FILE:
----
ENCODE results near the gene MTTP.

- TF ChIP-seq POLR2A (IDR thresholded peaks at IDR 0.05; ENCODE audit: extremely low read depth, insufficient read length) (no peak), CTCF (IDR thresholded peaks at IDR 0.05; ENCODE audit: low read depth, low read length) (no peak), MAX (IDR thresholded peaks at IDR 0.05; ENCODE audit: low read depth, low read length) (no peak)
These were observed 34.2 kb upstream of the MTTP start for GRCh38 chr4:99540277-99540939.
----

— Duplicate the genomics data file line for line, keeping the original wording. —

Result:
ENCODE results near the gene MTTP.

- TF ChIP-seq POLR2A (IDR thresholded peaks at IDR 0.05; ENCODE audit: extremely low read depth, insufficient read length) (no peak), CTCF (IDR thresholded peaks at IDR 0.05; ENCODE audit: low read depth, low read length) (no peak), MAX (IDR thresholded peaks at IDR 0.05; ENCODE audit: low read depth, low read length) (no peak)
These were observed 34.2 kb upstream of the MTTP start for GRCh38 chr4:99540277-99540939.